‘Day Without an Immigrant’ activities affect some Vail Valley businesses | SummitDaily.com

‘Day Without an Immigrant’ activities affect some Vail Valley businesses

Scott Miller
smiller@vaildaily.com

Employees of Antlers at Vail expressed their feelings about anti-immigrant sentiment during a Thursday afternoon demonstration in Vail. Several local businesses either closed down or limited operations as part of "Day Without an Immigrant" activities in the valley.

EAGLE COUNTY — The ripples of a national day to raise awareness about immigration issues touched some Vail Valley businesses Thursday.

Immigration advocacy groups declared Thursday a Day Without Immigrants, and there were various protests and work walkouts around the country.

In the Vail Valley, several businesses either closed or were affected. Loaded Joe's in Avon didn't serve food. The Little Diner in Lionshead Village closed as did Avon's Fiesta Jalisco restaurant. At e|town in Edwards, a sign on the door indicated the restaurant would be open only from 3 to 6 p.m., with no food service.

"We're trying to support our friends, our family, our peers," Little Diner co-owner Peg Little said. "It's important to support immigrants," she added. "If there were no immigrants in this country, it wouldn't function. … It's immoral and anti-American to keep them out."

Chef and Little Diner co-owner Brian Little agreed, saying he's worked with some of his kitchen staff since he moved to Vail 20 years ago.

The story was a bit different at The Antlers at Vail lodge.

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There, general manager Magda King, herself an immigrant, picked up a sign and joined her housekeeping crew for a brief afternoon demonstration on Meadow Drive in Vail Village.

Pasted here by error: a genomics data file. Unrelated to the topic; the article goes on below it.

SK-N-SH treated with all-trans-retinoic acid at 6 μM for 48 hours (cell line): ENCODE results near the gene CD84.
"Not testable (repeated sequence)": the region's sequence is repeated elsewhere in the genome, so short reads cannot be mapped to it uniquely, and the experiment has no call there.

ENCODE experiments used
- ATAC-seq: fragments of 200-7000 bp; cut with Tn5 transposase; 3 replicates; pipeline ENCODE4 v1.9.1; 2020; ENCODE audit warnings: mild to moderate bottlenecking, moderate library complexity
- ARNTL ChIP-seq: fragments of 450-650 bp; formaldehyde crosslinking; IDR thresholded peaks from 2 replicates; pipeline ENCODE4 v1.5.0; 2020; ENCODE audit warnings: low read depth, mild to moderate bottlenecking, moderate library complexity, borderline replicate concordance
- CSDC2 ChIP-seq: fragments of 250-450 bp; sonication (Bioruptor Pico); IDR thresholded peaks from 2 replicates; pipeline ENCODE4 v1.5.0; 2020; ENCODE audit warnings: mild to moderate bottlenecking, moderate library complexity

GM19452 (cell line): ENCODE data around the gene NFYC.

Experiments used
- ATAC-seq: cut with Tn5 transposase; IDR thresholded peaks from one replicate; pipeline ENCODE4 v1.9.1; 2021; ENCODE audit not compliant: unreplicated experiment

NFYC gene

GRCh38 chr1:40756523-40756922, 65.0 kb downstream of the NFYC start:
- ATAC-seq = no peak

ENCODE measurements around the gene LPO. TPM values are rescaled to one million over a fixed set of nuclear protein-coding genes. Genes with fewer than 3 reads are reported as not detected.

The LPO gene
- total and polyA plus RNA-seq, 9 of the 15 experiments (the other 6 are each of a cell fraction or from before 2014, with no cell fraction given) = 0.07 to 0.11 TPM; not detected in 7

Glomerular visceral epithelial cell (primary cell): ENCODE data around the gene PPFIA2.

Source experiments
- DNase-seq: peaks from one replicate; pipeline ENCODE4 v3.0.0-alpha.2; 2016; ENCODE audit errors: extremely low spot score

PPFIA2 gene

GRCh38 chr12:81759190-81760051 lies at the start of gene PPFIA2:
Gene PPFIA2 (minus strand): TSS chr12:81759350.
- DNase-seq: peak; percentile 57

King said people from the housekeeping staff came to her earlier in the week and said they wanted to strike for Day Without Immigrants activities.

Speaking out

Instead, King and the housekeepers talked, and ultimately decided on the demonstration.

King said those who are immigrants are legal residents, and some are naturalized citizens (the same is true at the Little Diner). But, King said, the housekeepers wanted to express their feelings.

"They wanted people to know that … we want to have our voices heard."

King said there was some initial resistance to the idea of a demonstration — people were afraid of arrest.

That sentiment is growing. Marian McDonough, regional director of Catholic Charities on the Western Slope, said her office is receiving between four and 10 calls every day from people wondering if any anti-immigrant enforcement action is coming.

The answer, at least from a local perspective, is "no." The heads of the police departments in Vail, Avon and Eagle, along with Eagle County Sheriff James van Beek, recently signed a letter to the valley's immigrant community. That letter states those departments won't be doing immigration enforcement. That's a federal job, they wrote.

King cleared the idea for a demonstration through the Vail Police Department, and the housekeepers made posters and signs. Some read, "We are here to make America great," and "Immigrants are the heart and soul of this industry."

King said the housekeepers, some of whom work on their English literacy with Colorado Mountain College and The Literacy Project of Eagle County, have been respectful and thoughtful in their disagreement with what they see as growing anti-immigrant sentiment in this country.